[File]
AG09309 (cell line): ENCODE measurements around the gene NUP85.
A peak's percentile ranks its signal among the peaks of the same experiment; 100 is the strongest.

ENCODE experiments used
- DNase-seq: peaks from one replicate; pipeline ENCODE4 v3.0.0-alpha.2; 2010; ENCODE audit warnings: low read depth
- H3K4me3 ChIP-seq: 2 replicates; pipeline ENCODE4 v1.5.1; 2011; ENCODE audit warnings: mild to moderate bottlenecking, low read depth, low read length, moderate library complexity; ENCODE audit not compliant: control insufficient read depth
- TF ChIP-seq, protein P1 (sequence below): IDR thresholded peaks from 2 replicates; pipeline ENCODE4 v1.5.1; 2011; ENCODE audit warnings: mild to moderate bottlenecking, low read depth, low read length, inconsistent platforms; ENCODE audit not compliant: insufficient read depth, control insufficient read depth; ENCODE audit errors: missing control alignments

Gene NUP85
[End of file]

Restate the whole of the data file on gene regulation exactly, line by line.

AG09309 (cell line): ENCODE measurements around the gene NUP85.
A peak's percentile ranks its signal among the peaks of the same experiment; 100 is the strongest.

ENCODE experiments used
- DNase-seq: peaks from one replicate; pipeline ENCODE4 v3.0.0-alpha.2; 2010; ENCODE audit warnings: low read depth
- H3K4me3 ChIP-seq: 2 replicates; pipeline ENCODE4 v1.5.1; 2011; ENCODE audit warnings: mild to moderate bottlenecking, low read depth, low read length, moderate library complexity; ENCODE audit not compliant: control insufficient read depth
- TF ChIP-seq, protein P1 (sequence below): IDR thresholded peaks from 2 replicates; pipeline ENCODE4 v1.5.1; 2011; ENCODE audit warnings: mild to moderate bottlenecking, low read depth, low read length, inconsistent platforms; ENCODE audit not compliant: insufficient read depth, control insufficient read depth; ENCODE audit errors: missing control alignments

Gene NUP85